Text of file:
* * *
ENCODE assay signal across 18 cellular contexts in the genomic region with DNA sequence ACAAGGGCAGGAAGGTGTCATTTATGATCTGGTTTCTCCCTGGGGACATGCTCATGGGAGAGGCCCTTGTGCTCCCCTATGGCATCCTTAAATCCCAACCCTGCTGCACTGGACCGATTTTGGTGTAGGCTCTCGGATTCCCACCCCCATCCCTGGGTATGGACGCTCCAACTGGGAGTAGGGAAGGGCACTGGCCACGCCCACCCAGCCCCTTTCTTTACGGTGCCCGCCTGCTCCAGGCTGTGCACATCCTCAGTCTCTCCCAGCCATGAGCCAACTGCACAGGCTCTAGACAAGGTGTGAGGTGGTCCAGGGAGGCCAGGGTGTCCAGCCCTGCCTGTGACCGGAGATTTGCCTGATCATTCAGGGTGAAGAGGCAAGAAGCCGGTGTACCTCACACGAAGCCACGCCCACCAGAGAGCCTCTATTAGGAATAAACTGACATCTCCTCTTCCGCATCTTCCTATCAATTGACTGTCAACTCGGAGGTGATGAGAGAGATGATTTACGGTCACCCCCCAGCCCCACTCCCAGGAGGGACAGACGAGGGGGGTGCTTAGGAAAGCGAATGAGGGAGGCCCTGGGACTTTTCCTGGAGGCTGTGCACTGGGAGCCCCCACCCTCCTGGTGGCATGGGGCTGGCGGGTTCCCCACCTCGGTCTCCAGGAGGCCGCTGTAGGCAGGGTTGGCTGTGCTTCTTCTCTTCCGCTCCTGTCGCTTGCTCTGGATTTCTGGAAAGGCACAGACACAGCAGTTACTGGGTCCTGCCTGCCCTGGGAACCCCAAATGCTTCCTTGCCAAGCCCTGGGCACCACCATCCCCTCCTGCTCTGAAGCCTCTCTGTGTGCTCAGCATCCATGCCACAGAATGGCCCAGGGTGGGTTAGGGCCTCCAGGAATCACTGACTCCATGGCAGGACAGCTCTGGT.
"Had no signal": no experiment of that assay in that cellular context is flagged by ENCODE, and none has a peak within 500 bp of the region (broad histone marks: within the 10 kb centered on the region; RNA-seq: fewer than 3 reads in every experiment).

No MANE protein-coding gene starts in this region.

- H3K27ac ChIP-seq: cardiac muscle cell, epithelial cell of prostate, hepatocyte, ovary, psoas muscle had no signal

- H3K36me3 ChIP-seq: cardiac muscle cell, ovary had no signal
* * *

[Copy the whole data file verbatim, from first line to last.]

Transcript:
ENCODE assay signal across 18 cellular contexts in the genomic region with DNA sequence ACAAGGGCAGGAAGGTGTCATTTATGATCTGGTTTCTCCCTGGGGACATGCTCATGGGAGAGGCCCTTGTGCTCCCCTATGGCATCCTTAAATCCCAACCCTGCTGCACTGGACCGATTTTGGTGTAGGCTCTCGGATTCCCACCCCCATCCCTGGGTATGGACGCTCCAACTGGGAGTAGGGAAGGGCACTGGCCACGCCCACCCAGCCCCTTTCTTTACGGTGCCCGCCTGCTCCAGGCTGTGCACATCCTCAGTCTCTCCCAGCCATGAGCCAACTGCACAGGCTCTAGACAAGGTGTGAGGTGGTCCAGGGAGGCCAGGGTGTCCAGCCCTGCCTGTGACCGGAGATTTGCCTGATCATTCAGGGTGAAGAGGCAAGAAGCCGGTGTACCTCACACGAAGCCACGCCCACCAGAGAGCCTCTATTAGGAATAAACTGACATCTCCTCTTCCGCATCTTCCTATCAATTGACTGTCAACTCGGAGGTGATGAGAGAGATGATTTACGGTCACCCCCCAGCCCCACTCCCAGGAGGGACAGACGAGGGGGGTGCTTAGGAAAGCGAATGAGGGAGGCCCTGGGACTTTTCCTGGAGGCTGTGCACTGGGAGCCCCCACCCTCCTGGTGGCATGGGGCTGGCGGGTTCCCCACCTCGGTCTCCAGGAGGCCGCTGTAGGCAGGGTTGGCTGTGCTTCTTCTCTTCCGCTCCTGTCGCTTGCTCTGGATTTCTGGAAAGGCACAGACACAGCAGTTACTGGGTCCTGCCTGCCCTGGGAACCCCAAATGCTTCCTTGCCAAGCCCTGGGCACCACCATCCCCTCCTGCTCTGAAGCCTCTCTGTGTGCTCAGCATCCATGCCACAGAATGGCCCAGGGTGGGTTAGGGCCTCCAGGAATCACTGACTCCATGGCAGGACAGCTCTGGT.
"Had no signal": no experiment of that assay in that cellular context is flagged by ENCODE, and none has a peak within 500 bp of the region (broad histone marks: within the 10 kb centered on the region; RNA-seq: fewer than 3 reads in every experiment).

No MANE protein-coding gene starts in this region.

- H3K27ac ChIP-seq: cardiac muscle cell, epithelial cell of prostate, hepatocyte, ovary, psoas muscle had no signal

- H3K36me3 ChIP-seq: cardiac muscle cell, ovary had no signal